Success is more a function of consistent common sense than it is of genius. — An Wang
It’s just plain old common sense that to have a well-run, successful business, a primary rule must be that everyone within the organization understands that it is crucially important that colleagues keep one another properly informed about anything new or any changes and updates, each and every business day.
Everyone agrees that this is so in theory, but in practice, things often go awry.
You know how it goes, you answer the phone, agree to certain actions, mean to write down what was discussed, but before you can actually do it, the phone rings again, and again, and again. Every time, you mean to write down the particulars of the conversation, but things are moving fast and the day is already careening toward lunchtime.
Now your thoughts are more occupied with the debate you’re having with yourself over whether to give in to that urge for a double cheeseburger and fries for lunch or choose the more virtuous salad option, with dressing on the side (to underscore your self-restraint, in case anyone is looking).
Before you know it, valuable information, you should have shared with your colleagues, is either temporarily or permanently lost.
This can cause you to accidentally appear:
Just to name a few, undesirable outcomes.
Worse, for the organization this can cause:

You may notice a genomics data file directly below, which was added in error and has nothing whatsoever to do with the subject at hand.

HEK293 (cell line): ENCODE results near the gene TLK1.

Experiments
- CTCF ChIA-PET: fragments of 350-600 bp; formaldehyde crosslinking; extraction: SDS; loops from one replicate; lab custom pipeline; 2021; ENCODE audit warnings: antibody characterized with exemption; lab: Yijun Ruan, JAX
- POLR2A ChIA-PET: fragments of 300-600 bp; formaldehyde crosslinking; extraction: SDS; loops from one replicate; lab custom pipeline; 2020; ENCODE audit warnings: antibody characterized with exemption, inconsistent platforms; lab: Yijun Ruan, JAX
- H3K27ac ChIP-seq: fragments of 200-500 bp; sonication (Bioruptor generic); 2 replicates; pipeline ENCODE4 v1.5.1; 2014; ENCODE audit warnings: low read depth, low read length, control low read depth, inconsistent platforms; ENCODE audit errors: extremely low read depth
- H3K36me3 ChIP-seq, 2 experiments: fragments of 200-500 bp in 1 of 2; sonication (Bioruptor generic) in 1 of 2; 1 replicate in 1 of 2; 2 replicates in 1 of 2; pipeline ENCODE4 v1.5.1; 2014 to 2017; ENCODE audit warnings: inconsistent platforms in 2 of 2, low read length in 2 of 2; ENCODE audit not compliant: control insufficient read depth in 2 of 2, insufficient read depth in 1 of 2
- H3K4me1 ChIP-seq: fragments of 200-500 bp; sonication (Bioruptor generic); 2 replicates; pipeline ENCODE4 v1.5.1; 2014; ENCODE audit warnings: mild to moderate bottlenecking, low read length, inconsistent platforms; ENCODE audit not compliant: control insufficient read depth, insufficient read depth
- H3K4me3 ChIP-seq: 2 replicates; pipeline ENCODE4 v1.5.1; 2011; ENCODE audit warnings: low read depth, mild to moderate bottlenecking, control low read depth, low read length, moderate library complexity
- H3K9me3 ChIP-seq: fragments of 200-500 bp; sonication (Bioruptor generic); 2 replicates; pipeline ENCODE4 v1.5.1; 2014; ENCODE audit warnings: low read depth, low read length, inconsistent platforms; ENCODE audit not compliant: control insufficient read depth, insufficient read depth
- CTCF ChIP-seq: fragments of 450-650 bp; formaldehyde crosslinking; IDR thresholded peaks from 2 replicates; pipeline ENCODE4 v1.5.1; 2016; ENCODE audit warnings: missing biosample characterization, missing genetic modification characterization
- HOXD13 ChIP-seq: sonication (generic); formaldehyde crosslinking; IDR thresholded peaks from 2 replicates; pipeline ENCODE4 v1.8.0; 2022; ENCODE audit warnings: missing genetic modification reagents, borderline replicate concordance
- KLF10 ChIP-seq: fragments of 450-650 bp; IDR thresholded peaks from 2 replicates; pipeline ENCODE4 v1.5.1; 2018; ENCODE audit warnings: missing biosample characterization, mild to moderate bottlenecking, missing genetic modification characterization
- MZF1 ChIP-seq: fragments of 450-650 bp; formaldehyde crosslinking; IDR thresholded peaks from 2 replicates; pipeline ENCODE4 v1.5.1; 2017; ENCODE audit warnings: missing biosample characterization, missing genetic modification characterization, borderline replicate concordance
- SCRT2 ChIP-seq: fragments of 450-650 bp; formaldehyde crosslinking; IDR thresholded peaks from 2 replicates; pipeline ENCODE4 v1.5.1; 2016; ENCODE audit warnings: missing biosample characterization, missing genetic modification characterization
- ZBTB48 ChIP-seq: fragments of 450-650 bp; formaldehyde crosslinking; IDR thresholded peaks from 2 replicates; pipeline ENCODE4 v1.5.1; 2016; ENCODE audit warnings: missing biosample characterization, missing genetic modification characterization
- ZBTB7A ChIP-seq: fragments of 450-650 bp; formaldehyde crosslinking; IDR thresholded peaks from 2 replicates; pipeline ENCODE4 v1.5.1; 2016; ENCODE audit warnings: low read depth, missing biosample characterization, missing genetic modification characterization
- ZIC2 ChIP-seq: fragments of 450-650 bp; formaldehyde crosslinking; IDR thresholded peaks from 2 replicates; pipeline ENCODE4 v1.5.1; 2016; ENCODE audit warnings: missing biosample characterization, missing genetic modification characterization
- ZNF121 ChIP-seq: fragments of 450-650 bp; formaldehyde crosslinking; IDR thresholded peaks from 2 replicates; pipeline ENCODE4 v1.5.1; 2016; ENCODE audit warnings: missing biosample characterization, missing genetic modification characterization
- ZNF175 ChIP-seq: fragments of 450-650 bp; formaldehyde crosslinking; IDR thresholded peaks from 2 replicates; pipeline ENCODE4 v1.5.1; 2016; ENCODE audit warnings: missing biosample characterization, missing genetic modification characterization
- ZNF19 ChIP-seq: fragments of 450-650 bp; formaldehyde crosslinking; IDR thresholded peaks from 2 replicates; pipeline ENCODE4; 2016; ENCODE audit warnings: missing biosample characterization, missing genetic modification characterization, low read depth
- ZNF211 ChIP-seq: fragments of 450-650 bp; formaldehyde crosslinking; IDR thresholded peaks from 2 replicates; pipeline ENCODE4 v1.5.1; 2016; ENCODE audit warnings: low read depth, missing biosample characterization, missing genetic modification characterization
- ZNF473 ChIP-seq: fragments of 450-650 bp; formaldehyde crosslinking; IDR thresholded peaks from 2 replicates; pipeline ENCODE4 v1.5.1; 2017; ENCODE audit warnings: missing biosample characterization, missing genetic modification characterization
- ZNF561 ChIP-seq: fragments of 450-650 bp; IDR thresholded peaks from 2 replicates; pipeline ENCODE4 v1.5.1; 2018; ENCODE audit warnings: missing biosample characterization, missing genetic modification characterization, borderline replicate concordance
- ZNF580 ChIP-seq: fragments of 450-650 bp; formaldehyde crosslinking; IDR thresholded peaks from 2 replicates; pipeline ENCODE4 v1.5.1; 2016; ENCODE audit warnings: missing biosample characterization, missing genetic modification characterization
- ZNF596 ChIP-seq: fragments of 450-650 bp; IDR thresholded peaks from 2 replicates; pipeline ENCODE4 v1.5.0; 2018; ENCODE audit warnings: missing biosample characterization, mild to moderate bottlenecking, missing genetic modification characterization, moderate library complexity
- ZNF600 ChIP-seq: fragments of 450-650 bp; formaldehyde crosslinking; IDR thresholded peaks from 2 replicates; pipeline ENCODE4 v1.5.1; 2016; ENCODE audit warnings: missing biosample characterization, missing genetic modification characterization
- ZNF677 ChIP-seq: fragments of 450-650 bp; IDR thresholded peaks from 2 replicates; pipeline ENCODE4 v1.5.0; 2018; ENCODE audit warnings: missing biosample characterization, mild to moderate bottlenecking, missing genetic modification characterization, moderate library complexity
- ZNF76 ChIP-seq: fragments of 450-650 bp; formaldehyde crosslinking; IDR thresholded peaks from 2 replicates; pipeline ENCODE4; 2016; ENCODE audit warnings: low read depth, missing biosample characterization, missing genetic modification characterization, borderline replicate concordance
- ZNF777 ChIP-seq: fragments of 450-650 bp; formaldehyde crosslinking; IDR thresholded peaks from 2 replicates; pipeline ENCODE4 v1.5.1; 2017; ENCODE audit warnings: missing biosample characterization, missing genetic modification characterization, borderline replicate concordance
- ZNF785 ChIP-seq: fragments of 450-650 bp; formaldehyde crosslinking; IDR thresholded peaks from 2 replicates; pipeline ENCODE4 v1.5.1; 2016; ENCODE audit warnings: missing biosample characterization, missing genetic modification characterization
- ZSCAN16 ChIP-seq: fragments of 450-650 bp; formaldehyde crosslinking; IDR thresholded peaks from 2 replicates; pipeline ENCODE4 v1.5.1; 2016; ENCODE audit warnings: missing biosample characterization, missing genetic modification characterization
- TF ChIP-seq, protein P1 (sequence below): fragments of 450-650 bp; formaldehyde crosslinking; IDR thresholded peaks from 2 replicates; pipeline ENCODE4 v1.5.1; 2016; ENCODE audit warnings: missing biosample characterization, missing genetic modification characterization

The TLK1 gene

A lack of timeliness and consistency in business dealings
Disconnects between key people within and without the organization
A breakdown in morale within the company
A loss of credibility (especially if the public winds up getting different stories and/or promises from different people within the organization)
A Strategy for Dealing With Information Drain
A good strategy for dealing with information drain is to create and maintain a Call Worksheet that includes the following elements:
Relationship (to your business i.e., vendor, customer, etc.)
Action Taken/Decision Made
Filling in such a worksheet while the conversation is still in progress has several benefits. It allows the information to be shared with others in a timely fashion, refreshes one’s memory later on, and keeps things running on track far better than without it.
Is this a cure-all for information drain? No, of course not, but it sure does cut down on unnecessary, and unintended consequences.
Please share your thoughts on keeping the flow of information in organizations running smoothly, in the Comments section below.
In the meantime,